The three Chinese men accused of trying to smuggle two suitcases with rhino horns out of Namibia in March pleaded not guilty to all charges against them during their latest court appearance yesterday.
A third charge was added to the two counts that the three men - Li Zhibing (53), Li Xiaoliang (30), and Pu Xuexin (49) - have been facing before they were asked to give their pleas to the charges in the Windhoek Magistrate's Court in Katutura.
After they denied guilt on the three charges, their case was postponed to 24 October for the Prosecutor-General to decide how the prosecution of the three accused would proceed.
Li, Li and Pu were initially charged with two counts under the Controlled Wildlife Products and Trade Act, namely possession and export of controlled wildlife products in the form of 14 rhino horns and a leopard skin.
The new charge that they are facing is a count of acquisition, use or possession of property that forms part of the proceeds of unlawful activities, which is an offence in terms of the Prevention of Organised Crime Act.
Except for denying guilt, the three accused did not give any further explanation of their pleas.
They were arrested at Hosea Kutako International Airport on 24 March, after 14 rhino horns and a leopard skin were found in two suitcases that Li Zhibing and Li Xiaoliang had checked in as part of their luggage on a flight with which they were planning to leave Namibia.The three men claimed during a bail hearing in May that they did not know what was in the suitcases.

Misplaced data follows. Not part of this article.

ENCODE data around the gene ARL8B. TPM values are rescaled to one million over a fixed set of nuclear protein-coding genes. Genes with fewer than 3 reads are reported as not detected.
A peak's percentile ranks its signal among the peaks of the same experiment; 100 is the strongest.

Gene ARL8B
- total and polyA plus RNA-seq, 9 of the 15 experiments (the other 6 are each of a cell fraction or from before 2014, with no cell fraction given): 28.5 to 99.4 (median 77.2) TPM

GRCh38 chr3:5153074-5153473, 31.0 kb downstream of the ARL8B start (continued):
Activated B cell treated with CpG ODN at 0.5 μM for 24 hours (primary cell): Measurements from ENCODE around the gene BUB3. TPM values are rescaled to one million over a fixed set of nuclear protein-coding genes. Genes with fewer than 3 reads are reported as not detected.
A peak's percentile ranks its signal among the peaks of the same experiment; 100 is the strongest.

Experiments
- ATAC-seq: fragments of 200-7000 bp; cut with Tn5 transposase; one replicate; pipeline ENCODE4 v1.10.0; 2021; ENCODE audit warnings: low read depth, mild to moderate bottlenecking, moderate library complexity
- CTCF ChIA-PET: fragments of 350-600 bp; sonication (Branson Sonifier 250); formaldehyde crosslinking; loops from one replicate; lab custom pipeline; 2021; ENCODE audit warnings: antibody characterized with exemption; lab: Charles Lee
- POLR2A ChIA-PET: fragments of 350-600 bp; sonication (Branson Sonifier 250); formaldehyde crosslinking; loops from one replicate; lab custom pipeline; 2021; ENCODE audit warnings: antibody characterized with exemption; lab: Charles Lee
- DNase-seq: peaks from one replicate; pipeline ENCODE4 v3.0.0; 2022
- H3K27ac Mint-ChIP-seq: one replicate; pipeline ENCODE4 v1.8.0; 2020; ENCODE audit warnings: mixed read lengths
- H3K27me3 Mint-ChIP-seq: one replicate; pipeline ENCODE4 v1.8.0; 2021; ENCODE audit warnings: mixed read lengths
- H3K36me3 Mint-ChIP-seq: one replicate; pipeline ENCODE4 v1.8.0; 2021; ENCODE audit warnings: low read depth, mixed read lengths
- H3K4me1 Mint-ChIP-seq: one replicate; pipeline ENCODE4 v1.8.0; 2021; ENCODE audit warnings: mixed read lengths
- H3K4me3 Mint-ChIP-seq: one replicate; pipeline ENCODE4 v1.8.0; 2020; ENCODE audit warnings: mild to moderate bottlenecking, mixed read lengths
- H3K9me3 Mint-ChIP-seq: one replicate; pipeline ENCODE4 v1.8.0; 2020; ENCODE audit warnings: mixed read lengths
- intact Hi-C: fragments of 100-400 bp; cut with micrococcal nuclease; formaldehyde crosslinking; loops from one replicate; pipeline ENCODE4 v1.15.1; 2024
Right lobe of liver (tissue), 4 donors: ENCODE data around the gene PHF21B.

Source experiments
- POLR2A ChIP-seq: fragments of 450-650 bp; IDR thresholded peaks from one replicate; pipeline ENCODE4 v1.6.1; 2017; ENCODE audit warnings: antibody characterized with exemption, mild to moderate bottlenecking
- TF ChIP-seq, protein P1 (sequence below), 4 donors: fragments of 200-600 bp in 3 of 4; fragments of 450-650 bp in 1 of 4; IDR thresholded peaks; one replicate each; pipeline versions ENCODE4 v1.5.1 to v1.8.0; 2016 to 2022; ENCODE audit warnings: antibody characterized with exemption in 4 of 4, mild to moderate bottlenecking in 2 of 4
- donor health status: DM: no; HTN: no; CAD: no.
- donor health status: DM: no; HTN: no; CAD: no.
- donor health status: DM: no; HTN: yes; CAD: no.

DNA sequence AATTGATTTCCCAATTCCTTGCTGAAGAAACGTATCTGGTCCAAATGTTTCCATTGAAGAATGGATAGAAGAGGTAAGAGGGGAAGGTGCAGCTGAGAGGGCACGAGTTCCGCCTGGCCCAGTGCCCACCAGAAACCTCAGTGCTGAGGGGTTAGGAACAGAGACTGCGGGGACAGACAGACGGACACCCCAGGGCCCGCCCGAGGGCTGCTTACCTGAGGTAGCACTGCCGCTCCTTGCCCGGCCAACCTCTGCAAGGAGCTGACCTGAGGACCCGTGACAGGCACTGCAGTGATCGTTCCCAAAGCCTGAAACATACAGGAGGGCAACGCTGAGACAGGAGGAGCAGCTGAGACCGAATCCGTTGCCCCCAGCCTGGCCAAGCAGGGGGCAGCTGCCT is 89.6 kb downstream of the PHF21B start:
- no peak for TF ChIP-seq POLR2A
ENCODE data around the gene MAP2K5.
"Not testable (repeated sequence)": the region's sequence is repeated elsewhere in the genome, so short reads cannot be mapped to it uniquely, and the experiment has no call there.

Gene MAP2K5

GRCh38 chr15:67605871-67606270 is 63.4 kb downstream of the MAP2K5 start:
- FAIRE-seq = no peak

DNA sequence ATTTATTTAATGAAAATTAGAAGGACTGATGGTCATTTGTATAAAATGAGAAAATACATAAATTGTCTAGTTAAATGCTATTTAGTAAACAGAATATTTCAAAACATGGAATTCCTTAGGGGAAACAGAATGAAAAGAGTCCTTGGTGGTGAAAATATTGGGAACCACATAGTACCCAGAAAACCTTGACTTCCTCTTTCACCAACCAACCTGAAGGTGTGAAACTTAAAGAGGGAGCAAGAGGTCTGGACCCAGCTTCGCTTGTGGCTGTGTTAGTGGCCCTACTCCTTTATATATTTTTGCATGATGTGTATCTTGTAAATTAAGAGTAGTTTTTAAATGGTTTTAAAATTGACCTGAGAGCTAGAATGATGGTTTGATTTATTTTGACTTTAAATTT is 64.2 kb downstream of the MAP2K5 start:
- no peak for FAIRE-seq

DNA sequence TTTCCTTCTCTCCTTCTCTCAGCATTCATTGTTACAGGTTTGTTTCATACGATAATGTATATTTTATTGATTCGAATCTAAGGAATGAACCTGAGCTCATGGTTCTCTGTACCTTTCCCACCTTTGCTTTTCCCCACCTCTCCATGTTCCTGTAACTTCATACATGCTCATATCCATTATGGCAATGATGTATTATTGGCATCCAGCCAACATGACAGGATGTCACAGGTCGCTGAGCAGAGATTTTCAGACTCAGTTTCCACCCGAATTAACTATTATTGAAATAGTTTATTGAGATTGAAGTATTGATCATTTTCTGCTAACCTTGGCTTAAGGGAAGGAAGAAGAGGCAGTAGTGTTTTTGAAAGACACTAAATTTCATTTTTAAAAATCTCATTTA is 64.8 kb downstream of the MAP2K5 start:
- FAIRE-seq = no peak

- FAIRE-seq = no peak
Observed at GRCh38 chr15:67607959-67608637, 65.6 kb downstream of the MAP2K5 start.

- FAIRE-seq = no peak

Li Zhibing claimed that a Chinese citizen living in Zambia had asked him to take the suitcases with him to China. He said he was promised US$3 000 as payment if he delivered the suitcases to someone in Shanghai. He also told the court that he had asked Li Xiaoliang to book one of the suitcases in as part of his luggage.
Pu denied having any involvement with or knowledge of the suitcases.
A senior police officer testified during the bail hearing that DNA tests done in South Africa confirmed that the rhino horns found in the two suitcases were of Namibian origin.
He also testified that closed-circuit television footage, recorded at the hotel where the three men stayed in Windhoek the night before they tried to take a flight out of Namibia, showed that the two suitcases in which the rhino horns were found had been kept in Pu's hotel room before they were moved to the room of Pu's two co-accused.
The court was further informed that the three men travelled together from Beijing to Lusaka in Zambia two weeks before their arrest and entered Namibia at a border post in the Zambezi region on 12 March.
The three accused are being kept in custody.